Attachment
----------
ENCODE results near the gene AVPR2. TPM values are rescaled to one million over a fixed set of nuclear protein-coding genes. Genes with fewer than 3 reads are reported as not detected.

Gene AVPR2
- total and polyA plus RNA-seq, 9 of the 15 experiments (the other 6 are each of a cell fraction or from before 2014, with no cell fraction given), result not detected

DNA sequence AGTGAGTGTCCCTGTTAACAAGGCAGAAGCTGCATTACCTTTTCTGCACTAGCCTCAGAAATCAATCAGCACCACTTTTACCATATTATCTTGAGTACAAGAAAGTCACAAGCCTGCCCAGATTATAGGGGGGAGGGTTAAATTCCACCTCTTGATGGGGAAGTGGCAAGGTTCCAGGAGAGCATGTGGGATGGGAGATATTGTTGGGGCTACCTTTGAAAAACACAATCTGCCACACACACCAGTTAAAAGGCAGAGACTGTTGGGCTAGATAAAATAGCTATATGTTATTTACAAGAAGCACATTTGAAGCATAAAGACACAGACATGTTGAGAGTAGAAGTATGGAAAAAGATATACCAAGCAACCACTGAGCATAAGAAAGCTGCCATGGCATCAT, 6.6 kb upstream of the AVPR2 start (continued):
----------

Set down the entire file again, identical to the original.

ENCODE results near the gene AVPR2. TPM values are rescaled to one million over a fixed set of nuclear protein-coding genes. Genes with fewer than 3 reads are reported as not detected.

Gene AVPR2
- total and polyA plus RNA-seq, 9 of the 15 experiments (the other 6 are each of a cell fraction or from before 2014, with no cell fraction given), result not detected

DNA sequence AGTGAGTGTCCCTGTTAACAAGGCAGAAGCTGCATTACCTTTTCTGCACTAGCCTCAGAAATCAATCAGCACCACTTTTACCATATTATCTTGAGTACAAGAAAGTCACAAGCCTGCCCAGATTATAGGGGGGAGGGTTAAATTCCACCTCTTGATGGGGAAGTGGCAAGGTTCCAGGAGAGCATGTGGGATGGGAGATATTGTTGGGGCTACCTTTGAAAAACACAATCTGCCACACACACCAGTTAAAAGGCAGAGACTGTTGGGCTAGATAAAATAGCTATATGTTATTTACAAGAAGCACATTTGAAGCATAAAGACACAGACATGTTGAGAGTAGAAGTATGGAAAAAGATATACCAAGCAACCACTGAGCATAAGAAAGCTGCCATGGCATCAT, 6.6 kb upstream of the AVPR2 start (continued):